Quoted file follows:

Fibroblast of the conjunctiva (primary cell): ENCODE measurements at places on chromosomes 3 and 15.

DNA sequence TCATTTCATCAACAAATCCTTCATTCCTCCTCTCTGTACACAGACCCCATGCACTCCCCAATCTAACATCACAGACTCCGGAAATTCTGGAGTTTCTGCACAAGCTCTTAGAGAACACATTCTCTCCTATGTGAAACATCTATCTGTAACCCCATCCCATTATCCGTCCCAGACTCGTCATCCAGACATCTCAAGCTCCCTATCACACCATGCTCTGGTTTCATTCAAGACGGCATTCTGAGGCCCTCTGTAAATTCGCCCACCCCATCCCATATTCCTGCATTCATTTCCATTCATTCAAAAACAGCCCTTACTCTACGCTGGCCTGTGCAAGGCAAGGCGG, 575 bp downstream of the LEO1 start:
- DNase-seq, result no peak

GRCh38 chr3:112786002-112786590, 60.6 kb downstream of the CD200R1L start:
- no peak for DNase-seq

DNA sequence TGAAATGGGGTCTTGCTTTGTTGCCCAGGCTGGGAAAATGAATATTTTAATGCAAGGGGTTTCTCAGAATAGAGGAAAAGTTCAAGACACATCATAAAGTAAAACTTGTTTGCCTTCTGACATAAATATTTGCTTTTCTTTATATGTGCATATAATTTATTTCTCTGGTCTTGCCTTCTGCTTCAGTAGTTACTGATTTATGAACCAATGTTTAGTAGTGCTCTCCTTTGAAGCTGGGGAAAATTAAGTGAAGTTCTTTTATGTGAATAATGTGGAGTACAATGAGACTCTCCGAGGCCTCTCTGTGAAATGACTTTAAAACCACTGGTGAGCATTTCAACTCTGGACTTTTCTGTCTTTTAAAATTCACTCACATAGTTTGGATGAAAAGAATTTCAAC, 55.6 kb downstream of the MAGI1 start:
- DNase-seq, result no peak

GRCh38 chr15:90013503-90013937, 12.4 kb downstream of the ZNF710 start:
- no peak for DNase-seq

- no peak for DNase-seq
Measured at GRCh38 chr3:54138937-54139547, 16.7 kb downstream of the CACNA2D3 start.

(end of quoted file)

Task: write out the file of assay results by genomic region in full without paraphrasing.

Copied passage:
Fibroblast of the conjunctiva (primary cell): ENCODE measurements at places on chromosomes 3 and 15.

DNA sequence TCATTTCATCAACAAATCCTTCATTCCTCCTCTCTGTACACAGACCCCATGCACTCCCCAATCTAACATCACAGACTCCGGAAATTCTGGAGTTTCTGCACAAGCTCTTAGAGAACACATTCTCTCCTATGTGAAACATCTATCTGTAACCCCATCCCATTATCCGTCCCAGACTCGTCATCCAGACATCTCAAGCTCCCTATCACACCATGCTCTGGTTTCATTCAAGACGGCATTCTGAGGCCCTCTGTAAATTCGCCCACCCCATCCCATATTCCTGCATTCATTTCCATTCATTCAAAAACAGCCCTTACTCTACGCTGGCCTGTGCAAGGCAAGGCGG, 575 bp downstream of the LEO1 start:
- DNase-seq, result no peak

GRCh38 chr3:112786002-112786590, 60.6 kb downstream of the CD200R1L start:
- no peak for DNase-seq

DNA sequence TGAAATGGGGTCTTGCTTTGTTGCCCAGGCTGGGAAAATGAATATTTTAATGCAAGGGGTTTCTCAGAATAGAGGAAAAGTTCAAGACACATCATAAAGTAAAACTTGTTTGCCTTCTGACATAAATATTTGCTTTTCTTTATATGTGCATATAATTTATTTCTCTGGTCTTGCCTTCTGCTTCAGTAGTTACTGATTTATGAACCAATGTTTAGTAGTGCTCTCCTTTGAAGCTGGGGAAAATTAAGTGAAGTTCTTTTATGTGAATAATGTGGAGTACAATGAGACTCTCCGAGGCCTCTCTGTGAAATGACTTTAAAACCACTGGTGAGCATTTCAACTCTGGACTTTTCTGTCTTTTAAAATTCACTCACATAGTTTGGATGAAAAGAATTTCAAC, 55.6 kb downstream of the MAGI1 start:
- DNase-seq, result no peak

GRCh38 chr15:90013503-90013937, 12.4 kb downstream of the ZNF710 start:
- no peak for DNase-seq

- no peak for DNase-seq
Measured at GRCh38 chr3:54138937-54139547, 16.7 kb downstream of the CACNA2D3 start.